Early Education >> Kindergarten Readiness

Kindergarten Readiness by School District, King County (2013-14 to 2015-16 school years)  

Over half of King County students entering state-funded, full-day kindergarten do not have the expected skills for school readiness.

The Washington Kindergarten Inventory of Developing Skills (WaKIDS) measures kindergarten readiness in 6 skill areas important to academic success: social-emotional, physical, language, cognitive, literacy, and math. District-level data are only available for children in full-day, state-funded kindergarten programs in the school districts colored green on the map.

 

In the 2015-2016 school year 13 out of 19 school districts in King County offered full-day, state-funded kindergarten; 47% of King County kindergarteners in those districts performed at the level expected of a 5-year-old in all 6 skill areas.  Kindergarten readiness varied by school district, race/ethnicity, gender, special education status, and family economic circumstances. In the 2015-2016 school year:

  • School district: Even in contiguous school districts, the proportion of King County kindergarteners demonstrating skills expected of 5-year-olds in all 6 skill areas varied considerably, from 21% in Auburn to 58% in neighboring Enumclaw.
  • Race/ethnicity: Children who were white, 2 or more races, or Asian were most likely to display readiness in all 6 areas. In individual districts, however, different patterns emerged. For example, Black and white children had identical rates of kindergarten readiness in the Tukwila (52%) and Auburn (23%) districts, but differed by 30% in Seattle (40% of Black children and 70% of white children).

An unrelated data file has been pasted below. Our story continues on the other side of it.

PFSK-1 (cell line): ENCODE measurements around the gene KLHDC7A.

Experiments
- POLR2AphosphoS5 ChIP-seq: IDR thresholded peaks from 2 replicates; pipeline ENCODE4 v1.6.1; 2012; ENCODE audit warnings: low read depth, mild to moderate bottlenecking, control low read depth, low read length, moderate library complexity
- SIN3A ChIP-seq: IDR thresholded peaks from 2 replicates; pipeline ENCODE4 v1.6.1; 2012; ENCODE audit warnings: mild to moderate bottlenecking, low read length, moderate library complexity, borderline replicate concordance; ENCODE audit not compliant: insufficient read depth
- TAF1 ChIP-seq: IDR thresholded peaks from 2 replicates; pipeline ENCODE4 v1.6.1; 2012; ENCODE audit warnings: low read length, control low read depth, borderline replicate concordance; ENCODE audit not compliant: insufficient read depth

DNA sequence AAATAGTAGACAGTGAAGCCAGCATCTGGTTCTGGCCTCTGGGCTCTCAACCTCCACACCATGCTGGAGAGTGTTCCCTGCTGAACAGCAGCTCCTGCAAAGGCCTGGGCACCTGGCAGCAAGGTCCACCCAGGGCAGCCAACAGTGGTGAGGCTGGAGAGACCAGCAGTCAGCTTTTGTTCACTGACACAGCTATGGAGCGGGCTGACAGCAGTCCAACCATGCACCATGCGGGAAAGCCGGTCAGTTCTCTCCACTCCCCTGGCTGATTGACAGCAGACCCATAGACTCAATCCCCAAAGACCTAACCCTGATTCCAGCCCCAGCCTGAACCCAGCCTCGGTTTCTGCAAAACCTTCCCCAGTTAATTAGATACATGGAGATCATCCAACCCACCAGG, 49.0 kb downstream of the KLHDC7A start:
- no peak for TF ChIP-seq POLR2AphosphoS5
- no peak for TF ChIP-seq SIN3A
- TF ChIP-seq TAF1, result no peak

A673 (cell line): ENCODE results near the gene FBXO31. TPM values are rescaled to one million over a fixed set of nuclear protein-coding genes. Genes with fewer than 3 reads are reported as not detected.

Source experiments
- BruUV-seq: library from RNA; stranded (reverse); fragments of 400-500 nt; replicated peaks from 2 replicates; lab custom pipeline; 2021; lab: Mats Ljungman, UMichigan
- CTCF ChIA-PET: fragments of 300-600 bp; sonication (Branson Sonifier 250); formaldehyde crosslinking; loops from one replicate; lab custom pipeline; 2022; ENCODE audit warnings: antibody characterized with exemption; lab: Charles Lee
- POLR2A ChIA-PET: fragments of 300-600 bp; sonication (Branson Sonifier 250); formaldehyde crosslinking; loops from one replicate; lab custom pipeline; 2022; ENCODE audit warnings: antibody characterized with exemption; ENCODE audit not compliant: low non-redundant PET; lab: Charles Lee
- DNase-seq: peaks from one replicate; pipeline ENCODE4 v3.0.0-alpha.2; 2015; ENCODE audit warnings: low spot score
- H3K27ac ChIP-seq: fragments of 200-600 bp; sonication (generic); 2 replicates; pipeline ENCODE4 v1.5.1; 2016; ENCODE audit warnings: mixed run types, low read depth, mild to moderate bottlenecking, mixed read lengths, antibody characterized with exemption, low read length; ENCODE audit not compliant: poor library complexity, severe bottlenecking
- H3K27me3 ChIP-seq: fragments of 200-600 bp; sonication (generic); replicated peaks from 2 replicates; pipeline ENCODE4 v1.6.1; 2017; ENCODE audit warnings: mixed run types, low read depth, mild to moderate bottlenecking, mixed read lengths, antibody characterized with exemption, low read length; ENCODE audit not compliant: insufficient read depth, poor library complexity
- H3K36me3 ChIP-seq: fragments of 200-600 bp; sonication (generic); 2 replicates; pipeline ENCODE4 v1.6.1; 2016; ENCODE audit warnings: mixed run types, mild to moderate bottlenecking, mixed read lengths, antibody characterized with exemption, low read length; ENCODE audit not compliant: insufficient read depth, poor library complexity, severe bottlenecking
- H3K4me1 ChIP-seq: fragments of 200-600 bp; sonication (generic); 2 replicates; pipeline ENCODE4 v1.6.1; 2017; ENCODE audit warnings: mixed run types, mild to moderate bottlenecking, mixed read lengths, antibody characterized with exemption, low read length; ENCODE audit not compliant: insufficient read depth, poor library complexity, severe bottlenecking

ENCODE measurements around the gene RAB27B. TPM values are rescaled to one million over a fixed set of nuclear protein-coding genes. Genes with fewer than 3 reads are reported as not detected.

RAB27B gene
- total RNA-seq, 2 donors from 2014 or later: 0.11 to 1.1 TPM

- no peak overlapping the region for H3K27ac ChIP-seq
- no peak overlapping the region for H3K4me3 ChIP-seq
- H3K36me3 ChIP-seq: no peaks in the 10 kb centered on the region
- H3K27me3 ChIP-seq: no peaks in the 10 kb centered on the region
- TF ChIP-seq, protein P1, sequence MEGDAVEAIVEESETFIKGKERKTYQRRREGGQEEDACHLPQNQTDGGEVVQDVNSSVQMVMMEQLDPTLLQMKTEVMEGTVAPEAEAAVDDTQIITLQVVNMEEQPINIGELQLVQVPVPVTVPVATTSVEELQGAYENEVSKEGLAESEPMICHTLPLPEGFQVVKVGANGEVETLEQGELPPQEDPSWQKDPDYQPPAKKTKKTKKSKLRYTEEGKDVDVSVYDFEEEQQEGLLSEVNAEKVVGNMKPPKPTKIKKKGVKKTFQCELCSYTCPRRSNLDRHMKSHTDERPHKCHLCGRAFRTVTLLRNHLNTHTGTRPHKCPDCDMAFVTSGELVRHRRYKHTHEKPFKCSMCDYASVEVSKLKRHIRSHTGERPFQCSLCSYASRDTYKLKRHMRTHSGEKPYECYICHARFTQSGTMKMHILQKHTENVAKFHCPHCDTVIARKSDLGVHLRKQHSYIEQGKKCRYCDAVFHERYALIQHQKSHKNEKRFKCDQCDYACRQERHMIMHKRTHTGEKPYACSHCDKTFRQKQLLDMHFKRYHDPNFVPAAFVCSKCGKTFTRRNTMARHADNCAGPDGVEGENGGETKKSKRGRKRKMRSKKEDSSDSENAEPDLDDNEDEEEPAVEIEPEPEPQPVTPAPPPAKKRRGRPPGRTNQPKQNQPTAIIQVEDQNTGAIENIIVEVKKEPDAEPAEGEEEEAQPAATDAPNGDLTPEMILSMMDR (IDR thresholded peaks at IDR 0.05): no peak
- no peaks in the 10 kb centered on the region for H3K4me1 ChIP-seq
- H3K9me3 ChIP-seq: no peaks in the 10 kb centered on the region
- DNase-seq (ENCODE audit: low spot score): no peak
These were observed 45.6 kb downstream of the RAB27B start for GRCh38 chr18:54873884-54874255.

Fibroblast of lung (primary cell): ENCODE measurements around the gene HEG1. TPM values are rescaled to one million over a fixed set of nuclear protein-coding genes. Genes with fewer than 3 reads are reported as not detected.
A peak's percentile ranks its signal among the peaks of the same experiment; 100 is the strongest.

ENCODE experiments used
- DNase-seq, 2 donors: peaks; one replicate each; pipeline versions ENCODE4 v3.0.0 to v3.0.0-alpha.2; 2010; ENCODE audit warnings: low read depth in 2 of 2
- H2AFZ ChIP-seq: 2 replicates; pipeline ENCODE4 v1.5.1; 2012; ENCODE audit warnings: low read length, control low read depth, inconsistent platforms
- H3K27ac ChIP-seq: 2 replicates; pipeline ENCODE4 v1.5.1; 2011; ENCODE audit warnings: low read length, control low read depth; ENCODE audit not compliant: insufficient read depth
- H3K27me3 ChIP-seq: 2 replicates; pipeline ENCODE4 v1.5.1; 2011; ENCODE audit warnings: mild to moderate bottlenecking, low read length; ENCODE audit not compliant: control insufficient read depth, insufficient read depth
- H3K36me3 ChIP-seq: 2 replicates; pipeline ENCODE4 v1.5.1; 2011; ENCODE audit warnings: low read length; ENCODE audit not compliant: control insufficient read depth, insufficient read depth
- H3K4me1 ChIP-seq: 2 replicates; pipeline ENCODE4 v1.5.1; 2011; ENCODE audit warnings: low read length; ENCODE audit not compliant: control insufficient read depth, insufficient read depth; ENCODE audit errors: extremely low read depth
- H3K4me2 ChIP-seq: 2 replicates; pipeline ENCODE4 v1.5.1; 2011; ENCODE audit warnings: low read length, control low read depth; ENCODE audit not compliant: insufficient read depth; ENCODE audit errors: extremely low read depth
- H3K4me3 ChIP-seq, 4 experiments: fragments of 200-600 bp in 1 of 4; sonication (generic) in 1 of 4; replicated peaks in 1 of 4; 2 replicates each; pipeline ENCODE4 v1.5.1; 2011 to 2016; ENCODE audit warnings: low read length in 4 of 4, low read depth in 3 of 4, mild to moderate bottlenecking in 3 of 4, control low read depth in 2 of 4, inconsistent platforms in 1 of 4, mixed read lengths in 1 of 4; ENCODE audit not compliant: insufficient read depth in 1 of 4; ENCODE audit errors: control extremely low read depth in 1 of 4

• Gender: With the exception of Enumclaw and Snoqualmie Valley districts, girls were more likely than boys to demonstrate readiness across all areas.
  • Special education: Only 1 in 5 kindergarteners enrolling in special education were deemed ready in all 6 areas, compared to almost half of all incoming kindergarteners.
  • Low-income: 36% of kindergarteners who qualified for the free-and-reduced-price meals program (family income up to 185% of the federal poverty guidelines) were kindergarten-ready in all areas, but this varied widely by district, from 15% in Auburn to 44% in Highline. 

Starting in 2009, priority for state funding for full-day kindergarten was given to school districts with the highest proportions of children qualifying for free-or-reduced-price school meals. The 2017-2018 school year is the first year that every school district in Washington will be required to provide full-day kindergarten. 

SOURCE: Washington State Office of Superintendent of Public Instruction (2013-2016)

WaKIDS: http://reportcard.ospi.k12.wa.us/WaKidsDetailPage.aspx